Speaking to Us: Advice, Critics and Wisdom for the Heart

“Put down the writing advice guides that don’t speak to you and hold tight to the ones that do. You don’t need to follow all the wisdom you encounter, only that which makes you feel wiser.” – Jordan Rosenfeld, A Writer’s Guide to Persistence

I felt inspired to write a post, today, after coming across this quote in A Writer’s Guide to Persistence.  The words literally jumped out at me after finishing this latest chapter, Chapter 12: Increase Your Craft. The quote wouldn’t leave me be!

When I started to take writing more seriously, I did a few things: started following publishers of the books I loved on Twitter, subscribing to many different writing websites for advice, looked at book after book that stood out to me for a clearer vision of my path and, of course, subscribed/followed writing magazines like Poets and Writers, Publishers Weekly and Writer’s Digest, to name a few. I also received emails about certain genres to keep up to date on what’s selling.

But I’m going to be honest here. Part discouragement with the job search and other things lately and part impatience and stuck, I have grown to dread the daily emails I get. Yes, I can always unsubscribe at anytime that’s what they tell you when you first give your name and email address. Some websites give out free ebooks which I have downloaded on to my flash drive.Yet, I never touched them. Maybe glimpsed them, but that was it.

Plus, you sometimes compare yourself to those writers who have a hot book right now.

I think back on my two earliest publications in college for some reason: a poem in my community college’s literary magazine and the sudden publication of a short story that was part of a writing showcase. I never thought my work would mean something, or that someone would recognize it enough that it deserved some kind of publication. Yet, that’s what ultimately happened. I still felt strong emotions though: undeserving, cocky.

Maybe it comes from my modesty in wanting others to have the same success as I do or the attempt at keeping arrogance and a big head from sprouting when these unexpected things happen to you. That feeling has come about with college papers, too. When I got my first C on a paper in a comparative literature class, I was visibly insulted. I started to feel entitled. I always did well with writing papers and usually got A’s or B’s; yet that C really shook my confidence, and ultimately, my attitude. Then there was the instance of a professor who thought my writing was “not useful,” when I signed up for a fiction writing course.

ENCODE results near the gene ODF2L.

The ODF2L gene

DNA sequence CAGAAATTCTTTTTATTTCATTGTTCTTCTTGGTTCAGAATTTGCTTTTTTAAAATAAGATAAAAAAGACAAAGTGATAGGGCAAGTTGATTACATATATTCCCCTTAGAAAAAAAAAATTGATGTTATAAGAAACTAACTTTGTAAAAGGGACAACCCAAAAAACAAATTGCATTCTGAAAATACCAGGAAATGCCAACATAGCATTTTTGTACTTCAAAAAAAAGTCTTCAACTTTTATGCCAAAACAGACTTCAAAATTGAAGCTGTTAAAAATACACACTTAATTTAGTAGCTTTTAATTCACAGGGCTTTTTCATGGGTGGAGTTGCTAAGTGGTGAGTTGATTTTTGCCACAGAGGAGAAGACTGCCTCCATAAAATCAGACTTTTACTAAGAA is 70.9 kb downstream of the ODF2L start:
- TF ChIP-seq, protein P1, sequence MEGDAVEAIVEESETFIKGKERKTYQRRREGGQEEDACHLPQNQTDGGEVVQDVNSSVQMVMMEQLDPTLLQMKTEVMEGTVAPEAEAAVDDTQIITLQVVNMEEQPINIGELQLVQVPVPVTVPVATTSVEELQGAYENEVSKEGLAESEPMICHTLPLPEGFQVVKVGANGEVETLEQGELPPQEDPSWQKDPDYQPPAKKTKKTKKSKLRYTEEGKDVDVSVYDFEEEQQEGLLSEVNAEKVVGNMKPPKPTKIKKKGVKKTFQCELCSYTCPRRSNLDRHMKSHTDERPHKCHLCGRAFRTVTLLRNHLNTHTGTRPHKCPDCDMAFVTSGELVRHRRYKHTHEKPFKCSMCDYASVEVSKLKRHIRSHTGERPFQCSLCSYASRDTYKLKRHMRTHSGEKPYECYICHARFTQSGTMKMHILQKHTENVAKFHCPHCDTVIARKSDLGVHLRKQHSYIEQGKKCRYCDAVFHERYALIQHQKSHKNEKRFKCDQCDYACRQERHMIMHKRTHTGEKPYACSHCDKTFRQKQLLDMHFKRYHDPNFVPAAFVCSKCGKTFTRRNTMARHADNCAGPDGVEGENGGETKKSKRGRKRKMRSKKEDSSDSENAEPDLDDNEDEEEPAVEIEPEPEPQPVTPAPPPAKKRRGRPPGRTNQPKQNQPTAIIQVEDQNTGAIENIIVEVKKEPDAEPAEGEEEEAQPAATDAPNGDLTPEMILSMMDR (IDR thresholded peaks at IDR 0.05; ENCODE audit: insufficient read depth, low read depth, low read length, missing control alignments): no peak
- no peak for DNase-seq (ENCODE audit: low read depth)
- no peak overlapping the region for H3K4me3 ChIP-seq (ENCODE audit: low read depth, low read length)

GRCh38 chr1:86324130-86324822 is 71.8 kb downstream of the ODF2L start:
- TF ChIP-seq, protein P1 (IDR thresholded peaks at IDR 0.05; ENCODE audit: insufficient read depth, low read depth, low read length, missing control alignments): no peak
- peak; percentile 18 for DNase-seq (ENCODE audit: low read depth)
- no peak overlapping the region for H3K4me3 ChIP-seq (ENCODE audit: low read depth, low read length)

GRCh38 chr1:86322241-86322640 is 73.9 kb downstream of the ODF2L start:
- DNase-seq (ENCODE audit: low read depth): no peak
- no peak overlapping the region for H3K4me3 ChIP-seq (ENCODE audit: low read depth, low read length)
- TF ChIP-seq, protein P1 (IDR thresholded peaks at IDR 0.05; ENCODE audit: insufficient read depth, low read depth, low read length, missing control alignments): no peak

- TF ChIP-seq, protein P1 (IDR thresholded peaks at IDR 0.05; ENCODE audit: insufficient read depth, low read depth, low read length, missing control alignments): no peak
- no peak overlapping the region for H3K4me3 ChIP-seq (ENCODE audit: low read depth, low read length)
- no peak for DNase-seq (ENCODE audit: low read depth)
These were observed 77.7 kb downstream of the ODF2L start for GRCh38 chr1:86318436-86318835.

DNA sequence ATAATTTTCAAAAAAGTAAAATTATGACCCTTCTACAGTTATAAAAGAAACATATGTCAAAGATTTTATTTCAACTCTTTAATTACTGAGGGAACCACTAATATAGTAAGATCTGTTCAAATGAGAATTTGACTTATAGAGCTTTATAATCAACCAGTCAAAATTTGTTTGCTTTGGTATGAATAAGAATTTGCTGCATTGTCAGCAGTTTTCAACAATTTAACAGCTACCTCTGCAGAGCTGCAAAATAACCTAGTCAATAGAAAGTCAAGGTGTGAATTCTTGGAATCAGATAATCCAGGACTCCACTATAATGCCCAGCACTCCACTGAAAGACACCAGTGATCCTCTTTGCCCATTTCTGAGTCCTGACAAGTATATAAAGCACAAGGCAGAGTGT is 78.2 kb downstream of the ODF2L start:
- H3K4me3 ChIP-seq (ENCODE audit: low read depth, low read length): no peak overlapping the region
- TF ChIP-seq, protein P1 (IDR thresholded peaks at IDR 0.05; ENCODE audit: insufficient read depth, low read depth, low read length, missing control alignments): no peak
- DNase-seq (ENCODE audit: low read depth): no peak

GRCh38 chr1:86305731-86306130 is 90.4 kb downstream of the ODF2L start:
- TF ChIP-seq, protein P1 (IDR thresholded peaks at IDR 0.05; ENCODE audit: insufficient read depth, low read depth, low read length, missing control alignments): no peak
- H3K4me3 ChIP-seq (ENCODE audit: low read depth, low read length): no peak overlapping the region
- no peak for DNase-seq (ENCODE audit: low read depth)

Creatively, the poem surprised me in the community college literary magazine, and that was my very first semester! Then, I felt arrogance creep in when it didn’t happen again. That feeling also returned during my final two years of college: never got published in that lit mag either. I NEVER forgot when I went to that meeting to help pick out entries when one of mine showed up and when the girl asked to continue reading, not many raised their hand. I also glimpsed the girl next to me check no for my entry, which disgusted me. Who was this person to judge my work?

I think all of us, artists or not, have this feeling come up now and again. At times, we can’t take some criticisms and sometimes one could get a big head when they see their work recognized. We also try to listen and follow all the different kinds of advice we get, and are hard on ourselves when it doesn’t feel exactly right. I think that’s what I’m wondering about now ever since I read chapter 12 of that writing book today.

I follow and subscribe to all of these things, but am I really getting something out of it? Is it really FOR ME, or just to make myself look good? “Hey look at me I follow all these things! I do take my writing seriously!”

Every once in a while, you need to take a moment to really think about what matters most. We will always have detractors, critics and so on who will never understand, or like, our works. We also will take advice from some outlets we follow, and dump the others that don’t apply to us.

We can’t do every single thing. That would, and does, overwhelm us. We can only do what we can, take from what we know in our hearts to be real and true. Advice doesn’t just apply to the writing guides we look at, but also to those who take the time to look at our work. That doesn’t mean we should take everything personally or to heart. It’s just one’s opinion. I know I have taken criticism personally at times, and with those instances in college, it was never a reflection on me. I just felt it was because no one saw what I did.

Maybe that was the point. Some don’t see it, but others do and get something out of a written piece. It should be an experience to grow wiser, as Rosenfeld points out in the quote I shared. Take what will make you stronger and humble, not weaker and cockier.

There are many voices in the world with many upon many stories to share. We just have to remember our own matters too.

Do you check out and follow many writing guides or magazines? Which ones have benefited you? Which ones have not? What do you do when ego appears once in a while and clouds your thinking?

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